“Kayla, we don’t want to give this employee the performance improvement plan (PIP) we drafted. I know they can’t pass this PIP. You need to go to this employee and convince them to take a severance agreement instead,” a global sales VP once told me.
I had never been asked to do something like this in my career, so I paused for a few seconds before saying, “That feels a little dishonest, Joe. Are you comfortable laying your head down tonight knowing you’re asking me to gaslight an employee instead of treating this situation with honesty?”
“Just get them to sign the severance, Kayla.”
A few hours later, more PIPs designed as gaslighting tools hit my inbox. Eight employees were to be persuaded to exit instead of fairly working through a PIP. The HR business partner for the sales business unit informed me this was common practice and that in order to maintain a healthy relationship with sales leadership, I needed to comply.
So I didn’t comply.
I spent hours editing the PIPs to have reasonable and attainable goals in a one-month timeframe. I put myself in the shoes of the employees we would be talking to and knew I wouldn’t sacrifice honest HR practice for a relationship with a sales executive.
I provided my professional opinion about using a PIP as an improvement tool (rather than a means to force people out), gave meaningful statistics about psychological safety directly impacting work success, and advocated that employees could not feel psychologically safe with a practice like this.
Nonetheless, I was shot down by my boss. With all of that logic, the VP of HR chose her reputation with sales leadership over ethical HR practice.
Years later, that company has been sued for employment law infringements many times over, and that HR VP is no longer at the organization.
Discipline With Humanity
Disciplining employees is complex, but not difficult. Mitigating risk is almost always as simple as treating employees like humans, instead of warm bodies that get the work done. It’s important to create an environment for people to feel psychologically safe, even when they aren’t meeting expectations.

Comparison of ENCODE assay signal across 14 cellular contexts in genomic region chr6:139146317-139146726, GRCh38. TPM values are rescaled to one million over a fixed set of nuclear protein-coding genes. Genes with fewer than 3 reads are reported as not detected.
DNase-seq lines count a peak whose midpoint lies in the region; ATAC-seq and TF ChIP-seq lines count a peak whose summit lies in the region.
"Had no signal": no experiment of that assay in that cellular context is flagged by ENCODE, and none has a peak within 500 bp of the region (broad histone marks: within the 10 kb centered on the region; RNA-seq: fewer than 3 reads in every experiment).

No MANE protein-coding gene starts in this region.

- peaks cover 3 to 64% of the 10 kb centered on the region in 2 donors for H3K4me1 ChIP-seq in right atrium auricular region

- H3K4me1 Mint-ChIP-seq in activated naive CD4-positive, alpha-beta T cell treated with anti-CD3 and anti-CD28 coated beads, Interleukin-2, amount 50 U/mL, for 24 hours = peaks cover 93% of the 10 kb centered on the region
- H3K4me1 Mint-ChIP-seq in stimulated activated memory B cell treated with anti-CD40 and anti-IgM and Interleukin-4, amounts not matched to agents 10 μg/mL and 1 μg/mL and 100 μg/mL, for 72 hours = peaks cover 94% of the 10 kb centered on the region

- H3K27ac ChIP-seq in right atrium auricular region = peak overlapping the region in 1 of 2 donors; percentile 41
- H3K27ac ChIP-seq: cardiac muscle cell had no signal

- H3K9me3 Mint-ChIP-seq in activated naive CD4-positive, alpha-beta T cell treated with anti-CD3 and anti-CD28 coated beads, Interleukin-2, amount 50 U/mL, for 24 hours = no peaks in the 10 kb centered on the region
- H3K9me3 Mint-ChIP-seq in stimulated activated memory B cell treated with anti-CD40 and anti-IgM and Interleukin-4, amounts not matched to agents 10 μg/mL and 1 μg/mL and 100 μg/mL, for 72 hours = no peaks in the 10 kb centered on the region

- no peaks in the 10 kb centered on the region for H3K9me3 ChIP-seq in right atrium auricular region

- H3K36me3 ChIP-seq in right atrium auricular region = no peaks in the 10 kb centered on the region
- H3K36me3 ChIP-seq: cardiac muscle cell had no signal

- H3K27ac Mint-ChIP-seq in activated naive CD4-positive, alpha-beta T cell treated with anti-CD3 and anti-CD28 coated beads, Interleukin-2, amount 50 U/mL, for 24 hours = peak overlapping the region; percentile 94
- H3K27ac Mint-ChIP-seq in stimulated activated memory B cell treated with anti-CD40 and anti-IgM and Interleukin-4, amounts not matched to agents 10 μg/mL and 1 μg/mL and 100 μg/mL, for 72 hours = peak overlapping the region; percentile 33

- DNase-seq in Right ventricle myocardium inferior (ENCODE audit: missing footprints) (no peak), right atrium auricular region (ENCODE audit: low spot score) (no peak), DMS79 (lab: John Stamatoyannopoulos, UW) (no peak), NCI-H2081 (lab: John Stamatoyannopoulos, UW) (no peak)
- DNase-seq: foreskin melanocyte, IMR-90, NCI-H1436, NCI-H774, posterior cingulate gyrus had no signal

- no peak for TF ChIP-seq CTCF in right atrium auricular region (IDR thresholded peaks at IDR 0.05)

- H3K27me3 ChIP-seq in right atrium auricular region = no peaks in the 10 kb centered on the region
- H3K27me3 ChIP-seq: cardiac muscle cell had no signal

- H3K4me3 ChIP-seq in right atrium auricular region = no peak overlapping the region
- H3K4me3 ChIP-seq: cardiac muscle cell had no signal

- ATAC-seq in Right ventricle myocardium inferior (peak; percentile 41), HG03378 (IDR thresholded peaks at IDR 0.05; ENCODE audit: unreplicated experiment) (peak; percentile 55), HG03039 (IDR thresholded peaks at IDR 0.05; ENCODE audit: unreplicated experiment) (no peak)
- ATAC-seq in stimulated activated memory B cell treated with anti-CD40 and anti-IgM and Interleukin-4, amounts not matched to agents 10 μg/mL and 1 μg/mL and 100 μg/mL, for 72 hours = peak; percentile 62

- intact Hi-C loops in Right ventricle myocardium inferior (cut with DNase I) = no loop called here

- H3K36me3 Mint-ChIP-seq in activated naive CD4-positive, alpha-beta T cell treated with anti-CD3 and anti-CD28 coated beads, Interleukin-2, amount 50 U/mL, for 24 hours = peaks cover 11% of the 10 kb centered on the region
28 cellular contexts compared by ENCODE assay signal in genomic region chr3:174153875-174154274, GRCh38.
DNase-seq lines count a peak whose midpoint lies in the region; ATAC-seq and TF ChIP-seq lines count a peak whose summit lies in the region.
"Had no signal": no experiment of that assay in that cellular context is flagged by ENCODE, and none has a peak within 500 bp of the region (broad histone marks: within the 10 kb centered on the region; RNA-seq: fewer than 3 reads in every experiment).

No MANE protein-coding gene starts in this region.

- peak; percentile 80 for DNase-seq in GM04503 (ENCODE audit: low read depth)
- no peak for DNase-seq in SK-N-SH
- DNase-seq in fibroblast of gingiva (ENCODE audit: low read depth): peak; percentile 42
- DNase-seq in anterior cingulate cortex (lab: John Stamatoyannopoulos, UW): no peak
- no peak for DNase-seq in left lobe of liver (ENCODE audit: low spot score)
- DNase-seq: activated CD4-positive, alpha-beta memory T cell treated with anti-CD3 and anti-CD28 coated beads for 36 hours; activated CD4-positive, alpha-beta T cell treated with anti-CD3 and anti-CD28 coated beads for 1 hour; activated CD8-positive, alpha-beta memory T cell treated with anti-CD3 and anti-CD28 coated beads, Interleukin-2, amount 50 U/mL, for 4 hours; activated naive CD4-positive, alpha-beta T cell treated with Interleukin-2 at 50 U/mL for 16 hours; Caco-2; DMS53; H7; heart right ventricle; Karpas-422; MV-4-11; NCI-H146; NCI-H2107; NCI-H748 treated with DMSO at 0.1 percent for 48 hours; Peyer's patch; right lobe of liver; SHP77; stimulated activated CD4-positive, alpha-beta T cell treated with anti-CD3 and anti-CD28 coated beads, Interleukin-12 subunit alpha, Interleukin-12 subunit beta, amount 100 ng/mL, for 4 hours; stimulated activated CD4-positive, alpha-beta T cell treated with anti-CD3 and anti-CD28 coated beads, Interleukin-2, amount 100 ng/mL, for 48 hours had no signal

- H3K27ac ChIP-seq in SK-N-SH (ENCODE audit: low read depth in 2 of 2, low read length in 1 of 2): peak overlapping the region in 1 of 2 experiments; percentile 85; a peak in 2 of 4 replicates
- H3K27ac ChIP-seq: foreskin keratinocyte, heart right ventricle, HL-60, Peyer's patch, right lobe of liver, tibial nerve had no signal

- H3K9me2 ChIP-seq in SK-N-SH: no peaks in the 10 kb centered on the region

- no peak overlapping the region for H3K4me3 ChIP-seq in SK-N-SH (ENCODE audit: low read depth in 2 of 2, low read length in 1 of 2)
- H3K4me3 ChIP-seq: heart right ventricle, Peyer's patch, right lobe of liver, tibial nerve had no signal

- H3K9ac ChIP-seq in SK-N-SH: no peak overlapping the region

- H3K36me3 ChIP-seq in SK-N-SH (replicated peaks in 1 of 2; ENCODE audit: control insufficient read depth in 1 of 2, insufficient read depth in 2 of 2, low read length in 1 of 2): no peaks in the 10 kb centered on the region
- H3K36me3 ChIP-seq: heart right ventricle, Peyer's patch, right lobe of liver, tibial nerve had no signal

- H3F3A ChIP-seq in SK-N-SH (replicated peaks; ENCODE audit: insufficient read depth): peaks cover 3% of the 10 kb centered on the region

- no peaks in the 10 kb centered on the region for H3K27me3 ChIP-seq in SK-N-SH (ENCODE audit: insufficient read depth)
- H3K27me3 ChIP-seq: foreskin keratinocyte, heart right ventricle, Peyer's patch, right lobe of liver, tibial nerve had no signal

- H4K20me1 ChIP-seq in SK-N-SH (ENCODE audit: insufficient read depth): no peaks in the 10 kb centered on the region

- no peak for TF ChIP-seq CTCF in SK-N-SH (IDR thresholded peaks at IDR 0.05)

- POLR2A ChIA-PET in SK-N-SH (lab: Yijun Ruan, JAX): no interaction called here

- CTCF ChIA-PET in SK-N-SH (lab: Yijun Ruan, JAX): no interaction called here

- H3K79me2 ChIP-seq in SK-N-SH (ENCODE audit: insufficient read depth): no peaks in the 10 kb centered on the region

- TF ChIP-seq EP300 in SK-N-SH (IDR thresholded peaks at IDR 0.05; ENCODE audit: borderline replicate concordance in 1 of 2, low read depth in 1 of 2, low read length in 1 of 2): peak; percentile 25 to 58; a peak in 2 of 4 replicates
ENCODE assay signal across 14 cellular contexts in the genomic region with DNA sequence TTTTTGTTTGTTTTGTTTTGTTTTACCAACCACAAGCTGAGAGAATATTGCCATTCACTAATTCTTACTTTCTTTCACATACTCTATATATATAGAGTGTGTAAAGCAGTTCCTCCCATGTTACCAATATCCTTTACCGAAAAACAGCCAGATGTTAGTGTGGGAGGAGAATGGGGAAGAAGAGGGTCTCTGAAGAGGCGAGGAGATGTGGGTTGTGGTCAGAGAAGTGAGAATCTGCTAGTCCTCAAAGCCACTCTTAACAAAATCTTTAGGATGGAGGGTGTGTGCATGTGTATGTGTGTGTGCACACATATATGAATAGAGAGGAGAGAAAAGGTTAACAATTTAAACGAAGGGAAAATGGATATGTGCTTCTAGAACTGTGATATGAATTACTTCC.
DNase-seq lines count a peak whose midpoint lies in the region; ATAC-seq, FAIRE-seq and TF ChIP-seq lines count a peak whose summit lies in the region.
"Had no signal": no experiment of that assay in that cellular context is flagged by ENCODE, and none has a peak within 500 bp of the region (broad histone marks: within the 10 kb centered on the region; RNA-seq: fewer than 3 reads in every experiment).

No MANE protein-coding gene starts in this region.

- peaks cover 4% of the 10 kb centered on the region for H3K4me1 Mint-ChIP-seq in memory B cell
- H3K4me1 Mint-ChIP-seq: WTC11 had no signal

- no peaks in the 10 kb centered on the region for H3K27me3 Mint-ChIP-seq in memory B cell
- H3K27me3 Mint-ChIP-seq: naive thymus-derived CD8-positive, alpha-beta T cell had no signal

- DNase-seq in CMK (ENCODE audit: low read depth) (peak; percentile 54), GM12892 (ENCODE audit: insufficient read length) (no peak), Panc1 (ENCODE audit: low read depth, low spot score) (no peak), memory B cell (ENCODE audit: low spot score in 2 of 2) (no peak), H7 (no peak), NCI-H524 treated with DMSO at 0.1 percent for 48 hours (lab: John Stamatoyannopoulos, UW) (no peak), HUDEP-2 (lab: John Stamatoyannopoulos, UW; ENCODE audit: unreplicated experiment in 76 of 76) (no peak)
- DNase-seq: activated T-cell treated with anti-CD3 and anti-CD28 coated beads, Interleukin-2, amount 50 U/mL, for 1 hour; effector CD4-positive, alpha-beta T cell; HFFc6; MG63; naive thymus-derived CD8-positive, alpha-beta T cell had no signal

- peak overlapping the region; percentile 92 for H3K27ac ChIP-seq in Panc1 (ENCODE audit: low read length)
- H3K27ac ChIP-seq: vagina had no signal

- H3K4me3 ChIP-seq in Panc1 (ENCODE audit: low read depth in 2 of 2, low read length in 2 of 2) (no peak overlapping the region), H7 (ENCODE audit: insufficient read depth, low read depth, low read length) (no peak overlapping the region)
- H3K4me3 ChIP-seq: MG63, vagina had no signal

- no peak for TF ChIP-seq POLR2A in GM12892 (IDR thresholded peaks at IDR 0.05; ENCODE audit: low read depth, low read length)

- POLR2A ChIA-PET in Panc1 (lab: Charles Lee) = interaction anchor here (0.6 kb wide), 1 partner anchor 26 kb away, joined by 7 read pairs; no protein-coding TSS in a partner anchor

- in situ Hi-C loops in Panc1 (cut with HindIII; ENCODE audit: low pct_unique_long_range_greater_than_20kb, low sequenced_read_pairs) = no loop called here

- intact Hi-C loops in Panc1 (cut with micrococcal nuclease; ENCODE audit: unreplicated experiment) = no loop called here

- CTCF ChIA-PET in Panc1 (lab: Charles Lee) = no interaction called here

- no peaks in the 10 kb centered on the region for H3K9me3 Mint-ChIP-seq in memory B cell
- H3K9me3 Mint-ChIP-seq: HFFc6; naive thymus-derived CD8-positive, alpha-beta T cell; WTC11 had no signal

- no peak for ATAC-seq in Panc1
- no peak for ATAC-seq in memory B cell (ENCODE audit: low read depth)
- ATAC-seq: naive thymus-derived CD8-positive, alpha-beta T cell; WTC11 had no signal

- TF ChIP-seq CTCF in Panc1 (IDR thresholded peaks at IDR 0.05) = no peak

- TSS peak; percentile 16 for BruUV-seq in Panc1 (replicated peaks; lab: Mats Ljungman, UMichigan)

It’s time to take a look in the discipline mirror and decide if your practices are centered around humanity or gaslighting workers. Here are a few principles to run your discipline practices through.
Whether you’re managing PIPs, terminations, severance agreements, written warnings, etc., you should be able to easily answer the question, “What’s the goal?”
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If people involved in the discipline conversation don’t say the same goal or can’t articulate the goal, we’ve failed. If leadership can’t decide on the goal, we’ve failed. All discipline practices should be motivated by an agreed upon objective, and that objective should always be treating employees with dignity and giving them a chance.
Severance agreements should be written with the intent of helping an employee during transition, not keeping you safe from a lawsuit. PIPs should be written with the intent of improving employee performance, no exiting them with documentation. Make your discipline practices have the goal of dignity and you’ll see your organization mitigate more risk than any formal process.
All discipline practices should be outlined in a central location for employees to reference. People need to know what to expect when they aren’t meeting the mark, and they need to know when they’re being gaslit by leadership.
Putting the phrase, “We believe in progressive discipline,” in your handbook isn’t humane. It’s a cop-out. Avoiding the details of discipline will only give leadership the opportunity to navigate away from standard practice.
Commit to your discipline practices, post them on your company intranet, and hold management accountable to these practices. Get feedback from employees on what’s posted, and be ready to be held to the transparency you’re agreeing to.
Check Your Gut
As Ted Lasso says, “On your way down to your gut, check in with your heart. Between those two, you’ll know what’s what.”
You know what it’s like to be gaslit, and you know when you’re covering up for the company instead of advocating for healthy employee relations practices. Situation by situation, you need to calibrate your internal gut and heart by checking in with both of those parts of you each time discipline comes up. Humanity is begging for HR professionals to lead with their hearts instead of being worried about their legal team, because when that shift happens, discipline is powerful and trusted.